. . . DINNER is yummy. It reminds you that underneath the forced lunacy, Andy Partridge isn't a bad songwriter. . .
Alternative Press, January 1996

A Testimonial Dinner
The Songs of XTC

More info...

Wall of Sound
CD Reviews

A Testimonial Dinner
Label: Thirsty Ear
Genre: none

Rating: 68

Honoree(s): XTC

Roster includes: Crash Test Dummies, Joe Jackson, Freedy Johnston, Sarah McLachlan, and They Might Be Giants.

Expectations: Rather high as this quirky British band has such a rich vein of material to draw from. The expectation is somewhat mitigated by a number of lesser-known participants.

Standout tracks: Panamanian salsa artist Rubén Blades turns in a jazzy and exciting Latin big-band version of "The Man Who Sailed Around His Soul"; Sarah McLachlan makes "Dear God" more poignant without sacrificing sonic complexity; and They Might Be Giants add an extra dose of flash to "25 O'Clock," the only Dukes of Stratosphear (XTC's wish-it-was-the-sixties alter ego) cut on the album.

Results: Having Freedy Johnston cover "Earn Enough for Us" was a perfect choice; the song sounds like something he might have written. But how embarrassing is it to make a point of identifying in the liner notes which XTC album each track was drawn from, and get one wrong? According to the notes, the song was on Black Sea, when it was actually on Skylarking. The lack of care extends to the music, too. The best tracks on A Testimonial Dinner are outstanding; but if a little more time and care were taken in finding bands for the project, it could have been improved.

Cheating?: The heretofore unknown group, Terry & The Lovemen, cover "The Good Things," on this disc, and they come strikingly close to the trademark XTC sound. No wonder, they are XTC, redoing their own song.

- Bob Remstein

On The Street Magazine
30th October 1996

Various - XTC A Testimonial Dinner (TWA)

Nobody can satisfactorily match the complexity, wit and sheer ability of XTC. This selection of artists are only pale imitators even as they try to pay homage to one of the leading bands of the last 15-20 years (minus the four years that Virgin have kept them out of circulation).

Verve Pipe, four songs in, are the first to actually get a handle on the sound with Making Plans for Nigel. Then Sarah McLachlan takes a tentative bite at Dear God that works more because of the lyrics than her approach. Ruben Blades puts a mambo beat to The Man Who Sailed Around His Soul and completely reworks it in a cool Latin jazz style. Terry of Terry & the Lovemen has a vocal range that's pretty close to Andy Partridge with The Good Things. Listen then buy.

A.S. - On The Street

January 1996


A Testimonial Dinner: The Songs of XTC

CONTRIBUTORS: Nice Folks (Freedy Johnston, Rembrandts)
PLEASANT SURPRISE: Sarah McLachlan's winning "Dear God"
NOT SO PLEASANT: Crash Test Dummies
APPROPRIATE LYRIC: "Don't need another satellite"
COME AGAIN?: "I'd like to meet all the bits they cut off of Michael Jackson. I hear they made a nice guy." -Andy Partridge
INSPIRED PAIRING: Salsa man Ruben Blades and "The Man Who Sailed Around His Soul." - last line sounds like "I hate that XTC!"
GLARING OMMISSION: "It's Nearly Africa" by Paul Simon?
WEIRDEST ARRANGEMENT: Terry and the Loveman sound suspiciously like XTC crashing their own testimonial.
THEY HAD INFLUENCES, TOO: Oh, I don't know - the Beatles maybe?
WHERE ARE THEY NOW?: Not onstage.

[Thanks to Doug Mashkow]

The Memphis Flyer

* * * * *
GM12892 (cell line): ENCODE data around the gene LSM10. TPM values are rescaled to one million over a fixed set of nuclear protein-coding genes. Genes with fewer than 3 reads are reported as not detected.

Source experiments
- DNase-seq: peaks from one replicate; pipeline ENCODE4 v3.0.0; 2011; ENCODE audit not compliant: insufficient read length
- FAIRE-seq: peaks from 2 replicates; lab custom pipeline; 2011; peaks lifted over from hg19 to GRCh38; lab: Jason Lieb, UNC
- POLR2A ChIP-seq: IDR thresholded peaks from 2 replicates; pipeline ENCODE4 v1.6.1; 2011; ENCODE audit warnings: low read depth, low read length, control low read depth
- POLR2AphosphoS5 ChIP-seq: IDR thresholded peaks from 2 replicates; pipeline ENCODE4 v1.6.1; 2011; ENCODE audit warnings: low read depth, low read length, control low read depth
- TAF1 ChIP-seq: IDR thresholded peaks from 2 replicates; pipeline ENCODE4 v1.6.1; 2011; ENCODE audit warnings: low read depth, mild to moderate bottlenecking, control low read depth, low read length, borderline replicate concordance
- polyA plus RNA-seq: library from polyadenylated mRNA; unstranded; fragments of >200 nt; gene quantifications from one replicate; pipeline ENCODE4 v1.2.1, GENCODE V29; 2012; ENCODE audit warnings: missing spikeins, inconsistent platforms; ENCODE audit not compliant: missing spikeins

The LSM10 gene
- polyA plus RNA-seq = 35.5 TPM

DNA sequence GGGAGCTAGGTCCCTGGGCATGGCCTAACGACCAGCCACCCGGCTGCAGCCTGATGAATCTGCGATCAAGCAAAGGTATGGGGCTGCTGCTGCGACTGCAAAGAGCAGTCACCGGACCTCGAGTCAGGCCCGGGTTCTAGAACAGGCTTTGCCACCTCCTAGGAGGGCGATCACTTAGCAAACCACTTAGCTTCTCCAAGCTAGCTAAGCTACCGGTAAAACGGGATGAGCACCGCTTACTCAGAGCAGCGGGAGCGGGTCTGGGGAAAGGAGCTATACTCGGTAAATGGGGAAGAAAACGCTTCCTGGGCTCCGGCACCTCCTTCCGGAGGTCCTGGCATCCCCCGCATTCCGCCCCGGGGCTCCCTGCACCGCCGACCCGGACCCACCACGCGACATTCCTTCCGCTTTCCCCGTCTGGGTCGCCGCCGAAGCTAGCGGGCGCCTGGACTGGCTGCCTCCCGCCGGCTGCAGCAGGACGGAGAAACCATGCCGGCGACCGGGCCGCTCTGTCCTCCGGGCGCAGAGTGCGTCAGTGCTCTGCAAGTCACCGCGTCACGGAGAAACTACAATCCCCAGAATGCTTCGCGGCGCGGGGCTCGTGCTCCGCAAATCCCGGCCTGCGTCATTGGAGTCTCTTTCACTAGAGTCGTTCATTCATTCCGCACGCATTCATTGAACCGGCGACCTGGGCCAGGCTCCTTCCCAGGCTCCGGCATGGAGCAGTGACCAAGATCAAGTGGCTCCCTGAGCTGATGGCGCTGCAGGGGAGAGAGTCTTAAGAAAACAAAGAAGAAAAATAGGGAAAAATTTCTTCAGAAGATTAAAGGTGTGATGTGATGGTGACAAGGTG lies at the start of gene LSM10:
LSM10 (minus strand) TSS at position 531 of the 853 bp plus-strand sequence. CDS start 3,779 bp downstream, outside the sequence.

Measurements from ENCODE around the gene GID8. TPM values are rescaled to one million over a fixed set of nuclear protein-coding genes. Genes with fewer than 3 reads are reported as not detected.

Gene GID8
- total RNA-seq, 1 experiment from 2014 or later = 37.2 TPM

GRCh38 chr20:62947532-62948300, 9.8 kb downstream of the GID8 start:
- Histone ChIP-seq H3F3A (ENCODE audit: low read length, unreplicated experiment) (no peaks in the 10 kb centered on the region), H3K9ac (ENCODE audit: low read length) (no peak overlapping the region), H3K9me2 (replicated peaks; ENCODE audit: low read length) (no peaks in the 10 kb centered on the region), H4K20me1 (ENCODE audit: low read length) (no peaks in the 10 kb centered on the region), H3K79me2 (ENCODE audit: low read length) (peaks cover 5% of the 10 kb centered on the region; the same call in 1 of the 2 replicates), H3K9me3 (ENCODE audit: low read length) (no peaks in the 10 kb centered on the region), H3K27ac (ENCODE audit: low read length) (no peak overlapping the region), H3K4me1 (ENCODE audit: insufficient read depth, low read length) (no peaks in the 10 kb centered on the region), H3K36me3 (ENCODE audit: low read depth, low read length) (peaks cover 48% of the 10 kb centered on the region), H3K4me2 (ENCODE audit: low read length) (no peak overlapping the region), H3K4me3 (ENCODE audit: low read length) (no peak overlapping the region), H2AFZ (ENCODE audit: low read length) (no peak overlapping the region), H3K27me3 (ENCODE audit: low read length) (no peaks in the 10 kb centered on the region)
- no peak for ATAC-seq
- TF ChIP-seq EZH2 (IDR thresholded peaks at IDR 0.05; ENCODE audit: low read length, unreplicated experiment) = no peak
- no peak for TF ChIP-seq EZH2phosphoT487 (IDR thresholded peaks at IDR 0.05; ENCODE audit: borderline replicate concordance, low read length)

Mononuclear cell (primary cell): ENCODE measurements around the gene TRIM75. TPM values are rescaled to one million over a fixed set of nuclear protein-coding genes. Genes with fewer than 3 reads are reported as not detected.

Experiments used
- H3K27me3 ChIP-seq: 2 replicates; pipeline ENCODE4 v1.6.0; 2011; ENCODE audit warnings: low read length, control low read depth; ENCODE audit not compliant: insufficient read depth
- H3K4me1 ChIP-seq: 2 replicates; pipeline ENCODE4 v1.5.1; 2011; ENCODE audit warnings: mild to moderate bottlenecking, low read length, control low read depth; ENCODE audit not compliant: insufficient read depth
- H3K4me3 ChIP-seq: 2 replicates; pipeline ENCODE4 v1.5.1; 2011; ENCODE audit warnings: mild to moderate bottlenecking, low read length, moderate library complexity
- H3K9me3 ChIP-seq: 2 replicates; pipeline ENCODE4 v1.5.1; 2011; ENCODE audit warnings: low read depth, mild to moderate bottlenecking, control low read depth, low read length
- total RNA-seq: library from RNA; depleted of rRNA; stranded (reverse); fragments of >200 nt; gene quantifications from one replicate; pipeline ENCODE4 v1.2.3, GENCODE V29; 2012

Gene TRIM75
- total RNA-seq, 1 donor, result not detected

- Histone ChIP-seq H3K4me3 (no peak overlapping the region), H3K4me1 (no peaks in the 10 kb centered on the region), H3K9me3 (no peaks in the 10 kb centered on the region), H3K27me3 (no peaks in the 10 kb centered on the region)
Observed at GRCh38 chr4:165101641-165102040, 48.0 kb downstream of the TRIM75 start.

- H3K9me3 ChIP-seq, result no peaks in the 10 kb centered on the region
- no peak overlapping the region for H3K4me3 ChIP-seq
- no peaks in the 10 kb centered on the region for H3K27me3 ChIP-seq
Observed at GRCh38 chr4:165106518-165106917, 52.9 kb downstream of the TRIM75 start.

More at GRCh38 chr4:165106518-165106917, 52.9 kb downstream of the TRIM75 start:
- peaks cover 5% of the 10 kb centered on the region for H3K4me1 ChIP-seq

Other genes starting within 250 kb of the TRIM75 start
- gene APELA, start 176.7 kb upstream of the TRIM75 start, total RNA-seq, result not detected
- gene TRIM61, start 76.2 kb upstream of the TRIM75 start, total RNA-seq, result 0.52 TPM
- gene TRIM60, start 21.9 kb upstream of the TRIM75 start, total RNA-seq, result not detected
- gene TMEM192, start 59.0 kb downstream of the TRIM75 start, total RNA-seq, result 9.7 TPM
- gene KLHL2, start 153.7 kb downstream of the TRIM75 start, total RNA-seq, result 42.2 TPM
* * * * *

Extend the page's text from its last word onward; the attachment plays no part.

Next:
Music Review for November 28, 1995

Various Artists
A Testimonial Dinner - The Songs of XTC
(Thirsty Ear)

If imitation is indeed the sincerest form of flattery, then the peerless British band XTC should consider themselves seriously flattered by the release of yet another "tribute" project, A Testimonial Dinner - The Songs Of XTC. Actually, seriously flattened is closer to the truth, as the assemblage of talents performing these otherwise sublime songs fail to convey any nuance associated with the original versions.

The only real tribute being paid here is hopefully into the bank account of XTC leader Andy Partridge. There are a few interesting moments to be found (Ruben Blades' salsafied "The Man Who Sailed Around His Soul," Joe Jackson's jaunty "Statue Of Liberty"), but the majority of the covers are woefully inadequate interpretations. When the most remarkable cut on a tribute album belongs to the band under scrutiny (XTC appears here cleverly disguised as "Terry And The Lovemen" with a remake of an Oranges And Lemons period B-side, "The Good Things"), then something has gone fundamentally wrong with the entire concept.

The degree of debasement ranges from the merely passable (Crash Test Dummies' "All You Pretty Girls") to bordering on pretension (Sarah McLachlan's ponderous "Dear God"). As XTC has always been a band renowned for its musical and spiritual unpredictability, it is doubly insulting to have to endure slavish rehashes by so-called musicians unworthy of even carrying Mr. Partridge's soiled Y-fronts (i.e., British slang for men's underwear). The boldest offenders are also the wimpiest - Freedy Johnston's lifeless "Earn Enough For Us" and The Rembrandts' laughably flaccid "Making Plans For Nigel." Even They Might Be Giants' contribution ("25 O'Clock" from The Dukes Of Stratosphear era) is missing that special something even approaching inspiration.

XTC themselves have been conspicuously absent from the scene since 1992's exquisite Nonsuch due to legal entanglements with Virgin/EMI and their vacancy is indeed felt. Save the money you'd spend on this homogenized and dry-cleaned substitute and go buy digital copies of some of XTC's exemplary back catalog - Drums And Wires, Black Sea, English Settlement, or any other. For those desperate fans who just can't wait any longer for a fix, be forewarned that A Testimonial Dinner - The Songs Of XTC is more agony than XTC - a pale imitation compared to the real thing. - D. D. D.

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8 August 2015